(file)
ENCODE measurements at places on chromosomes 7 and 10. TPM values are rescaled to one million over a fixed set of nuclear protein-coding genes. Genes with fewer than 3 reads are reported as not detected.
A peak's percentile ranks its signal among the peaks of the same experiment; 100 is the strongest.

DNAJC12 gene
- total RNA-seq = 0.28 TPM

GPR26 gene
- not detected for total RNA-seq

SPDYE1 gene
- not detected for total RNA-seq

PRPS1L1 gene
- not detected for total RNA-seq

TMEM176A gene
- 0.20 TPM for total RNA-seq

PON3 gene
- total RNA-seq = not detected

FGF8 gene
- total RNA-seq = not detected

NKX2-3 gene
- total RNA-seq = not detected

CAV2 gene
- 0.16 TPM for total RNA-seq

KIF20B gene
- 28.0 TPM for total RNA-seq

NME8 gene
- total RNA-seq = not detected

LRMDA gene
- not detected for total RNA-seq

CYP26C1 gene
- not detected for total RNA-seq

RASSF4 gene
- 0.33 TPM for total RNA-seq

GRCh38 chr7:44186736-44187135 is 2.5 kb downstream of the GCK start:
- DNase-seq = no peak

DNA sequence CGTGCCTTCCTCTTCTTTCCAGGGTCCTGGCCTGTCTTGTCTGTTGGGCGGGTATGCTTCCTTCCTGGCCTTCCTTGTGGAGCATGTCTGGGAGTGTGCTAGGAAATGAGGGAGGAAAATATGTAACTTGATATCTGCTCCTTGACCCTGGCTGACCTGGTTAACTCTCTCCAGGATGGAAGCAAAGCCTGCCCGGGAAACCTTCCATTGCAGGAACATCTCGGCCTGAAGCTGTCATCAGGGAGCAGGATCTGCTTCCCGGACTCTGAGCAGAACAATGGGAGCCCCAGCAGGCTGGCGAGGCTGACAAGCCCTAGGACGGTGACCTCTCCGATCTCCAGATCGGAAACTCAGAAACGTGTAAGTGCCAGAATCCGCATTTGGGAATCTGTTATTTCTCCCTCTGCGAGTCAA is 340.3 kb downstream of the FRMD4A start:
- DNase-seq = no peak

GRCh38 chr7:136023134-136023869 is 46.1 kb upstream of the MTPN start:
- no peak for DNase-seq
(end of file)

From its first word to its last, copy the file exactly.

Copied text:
ENCODE measurements at places on chromosomes 7 and 10. TPM values are rescaled to one million over a fixed set of nuclear protein-coding genes. Genes with fewer than 3 reads are reported as not detected.
A peak's percentile ranks its signal among the peaks of the same experiment; 100 is the strongest.

DNAJC12 gene
- total RNA-seq = 0.28 TPM

GPR26 gene
- not detected for total RNA-seq

SPDYE1 gene
- not detected for total RNA-seq

PRPS1L1 gene
- not detected for total RNA-seq

TMEM176A gene
- 0.20 TPM for total RNA-seq

PON3 gene
- total RNA-seq = not detected

FGF8 gene
- total RNA-seq = not detected

NKX2-3 gene
- total RNA-seq = not detected

CAV2 gene
- 0.16 TPM for total RNA-seq

KIF20B gene
- 28.0 TPM for total RNA-seq

NME8 gene
- total RNA-seq = not detected

LRMDA gene
- not detected for total RNA-seq

CYP26C1 gene
- not detected for total RNA-seq

RASSF4 gene
- 0.33 TPM for total RNA-seq

GRCh38 chr7:44186736-44187135 is 2.5 kb downstream of the GCK start:
- DNase-seq = no peak

DNA sequence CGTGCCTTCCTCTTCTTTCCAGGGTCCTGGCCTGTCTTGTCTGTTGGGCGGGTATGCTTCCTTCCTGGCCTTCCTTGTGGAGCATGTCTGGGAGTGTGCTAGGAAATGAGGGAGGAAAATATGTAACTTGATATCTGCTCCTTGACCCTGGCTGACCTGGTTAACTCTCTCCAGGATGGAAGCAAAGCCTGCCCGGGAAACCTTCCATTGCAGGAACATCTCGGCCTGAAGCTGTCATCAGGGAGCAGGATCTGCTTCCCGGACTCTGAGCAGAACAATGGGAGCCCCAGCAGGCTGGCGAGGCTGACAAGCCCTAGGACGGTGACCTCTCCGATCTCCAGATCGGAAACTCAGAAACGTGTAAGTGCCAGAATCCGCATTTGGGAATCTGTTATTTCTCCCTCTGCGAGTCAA is 340.3 kb downstream of the FRMD4A start:
- DNase-seq = no peak

GRCh38 chr7:136023134-136023869 is 46.1 kb upstream of the MTPN start:
- no peak for DNase-seq